This was Douglas Ferreira’s 1st BFTS win; he’d already won the event before the short go.


Justin McBride talked with Ben Jones last night, urging him to take time off; in Ben’s interview with Leah Garcia, he was so upset he could hardly talk about not competing this weekend. He was taught (wrongly) that if you can get out of bed and walk, you should ride. I wish the camera had stayed outta his face; he was about to cry.


Luke Snyder’s wild half-ride on Whitewater Trouble was a serious effort, but the #10 in the world was 0 for 2 this weekend.


  • “More Hummerblather about Alves knowing “how to send a statement.” What, Silvano’s faxing all the other riders again?
  • Craig plugging his concocted “Ice Man” moniker for Silvano Alves: “Nothing seems to faze the Ice Man.” “He’s got his nickname because of rides like this one.” Give it up, Hummer! No one’s buying it.
  • Re de Oliveira: “He’s about to have the opportunity for a statement ride.” Would that be a bank statement, Craig?
  • “He has a chance to answer the leaders.” Um, what exactly was their question?
  • About Alves: “A great opportunity to send a statement.” I’m waiting for a great opportunity to strangle Hummer.
  • “At the moment it’s the Brazilian Ferreira out in front.” “He now becomes the 8th Brazilian to win an event this year.” How about, “At the moment, Ferreira is out in front”? It’s obnoxious to constantly be reminded of a rider’s nationality. Last weekend, did we hear, “It’s the American out in front?”
  • Okay, I give up: the leader’s name is officially “Braziliandouglas Ferreira.”
  • “Now he just wants that exclamation point.”—I swear I won’t be responsible for my actions if Hummer keeps using that dumb expression which means NOTHING.


Ryan Dirteater has ridden 4 of his last 5 bulls. On Poster Boy, he bobbled at 7.96 and touched the bull. SHIT!! I yelled at the top of my lungs. He challenged the clock, but went scoreless this weekend.


  • Hummer mentioned McConnel being “Mr. Clutch” last year. He really meant the World Finals in Brazil, when JB Mauney and Guilherme Marchi got bucked off and Ryan rode, clinching the title for the U.S. How the mighty hath fallen!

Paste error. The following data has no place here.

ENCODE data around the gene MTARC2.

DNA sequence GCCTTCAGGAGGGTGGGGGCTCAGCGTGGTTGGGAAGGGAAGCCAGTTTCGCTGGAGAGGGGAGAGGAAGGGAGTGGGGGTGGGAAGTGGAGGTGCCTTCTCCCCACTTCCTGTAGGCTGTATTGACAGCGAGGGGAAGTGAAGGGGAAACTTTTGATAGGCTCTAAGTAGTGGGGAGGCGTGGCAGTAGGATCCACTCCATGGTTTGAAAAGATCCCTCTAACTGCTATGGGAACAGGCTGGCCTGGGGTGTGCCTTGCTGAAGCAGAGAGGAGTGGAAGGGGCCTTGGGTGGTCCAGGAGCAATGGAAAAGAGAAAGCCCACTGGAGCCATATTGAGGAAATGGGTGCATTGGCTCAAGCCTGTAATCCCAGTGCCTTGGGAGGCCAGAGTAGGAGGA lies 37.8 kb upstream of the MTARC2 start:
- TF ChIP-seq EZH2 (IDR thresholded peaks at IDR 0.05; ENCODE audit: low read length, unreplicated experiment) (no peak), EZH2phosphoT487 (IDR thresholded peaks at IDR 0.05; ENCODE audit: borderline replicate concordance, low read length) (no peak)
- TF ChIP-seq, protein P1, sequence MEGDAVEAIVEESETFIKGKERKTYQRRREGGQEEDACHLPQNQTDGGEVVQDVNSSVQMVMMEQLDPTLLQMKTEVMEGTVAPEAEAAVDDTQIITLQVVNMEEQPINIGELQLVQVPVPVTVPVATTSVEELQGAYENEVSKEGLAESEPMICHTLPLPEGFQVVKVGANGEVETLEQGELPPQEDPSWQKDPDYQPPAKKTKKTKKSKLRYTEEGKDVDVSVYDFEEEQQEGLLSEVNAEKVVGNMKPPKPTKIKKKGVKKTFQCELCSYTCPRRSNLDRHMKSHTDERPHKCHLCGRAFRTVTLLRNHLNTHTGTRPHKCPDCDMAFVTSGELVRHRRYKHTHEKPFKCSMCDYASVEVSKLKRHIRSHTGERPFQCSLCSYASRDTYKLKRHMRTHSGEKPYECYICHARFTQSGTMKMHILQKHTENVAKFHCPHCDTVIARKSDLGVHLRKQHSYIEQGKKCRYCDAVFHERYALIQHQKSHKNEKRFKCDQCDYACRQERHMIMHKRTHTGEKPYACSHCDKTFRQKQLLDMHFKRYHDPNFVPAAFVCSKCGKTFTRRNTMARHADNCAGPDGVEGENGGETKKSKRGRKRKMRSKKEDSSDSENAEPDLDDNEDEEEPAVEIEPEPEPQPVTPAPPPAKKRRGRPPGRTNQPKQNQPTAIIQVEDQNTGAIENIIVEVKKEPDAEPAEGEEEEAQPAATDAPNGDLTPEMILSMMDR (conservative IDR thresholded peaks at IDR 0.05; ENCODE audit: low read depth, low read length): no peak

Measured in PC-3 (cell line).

• Valdiron picked Rango; he wanted a bull he knew he could ride. But the #1 rider for 17 weeks came in 3rd this weekend.


After a commercial, suddenly we’re in Round #3. Whaa?


  • Silvano’s interview, via the translator: “Yesterday was yesterday. I’m happy I rode my bull today.”
  • In Valdiron’s interview, Leah asked the question in English, the translator asked in Portuguese, and Valdiron, determined to communicate in English, answered: “Everything is back now; I’m happy because I ride good. I thank my sponsors. I so very happy now.” Wonder how many riders have learned some Portuguese?


Ryan McConnel didn’t need to slap his own face; Jaw Breaker did it for him. The bull bopped from one end of the ring to the other, while Ryan did a great job riding and even gave us a little surfing action afterward. But they gave him 80.25 and no re-ride. I thought if a bull traveled, it was an automatic re-ride. Is or isn’t there a guideline?


Cord McCoy ended his 21-buckoff streak on Uno. Judge #4 was still slow with his scoring, but Cord was rewarded with 86.25. Shorty Gorham’s on-the-dirt coaching really helped him stay in position.


  • “It’s a pretty humbling sport. The more you sit around and worry about it, the longer it seems to last. The more effort you put into it, the more chance you have.” Cord McCoy.
  • Cord in the Truth Booth:  “You can definitely tell it’s been a while since I jumped off one. You can tell I almost forgot how the get-off goes. But it feels good to get one stuck.”
  • Luke Snyder in the Truth Booth:  “That was a pretty pathetic sight on my part. You’re supposed to ride bulls like that all day long, but he got me rocking and rolling.”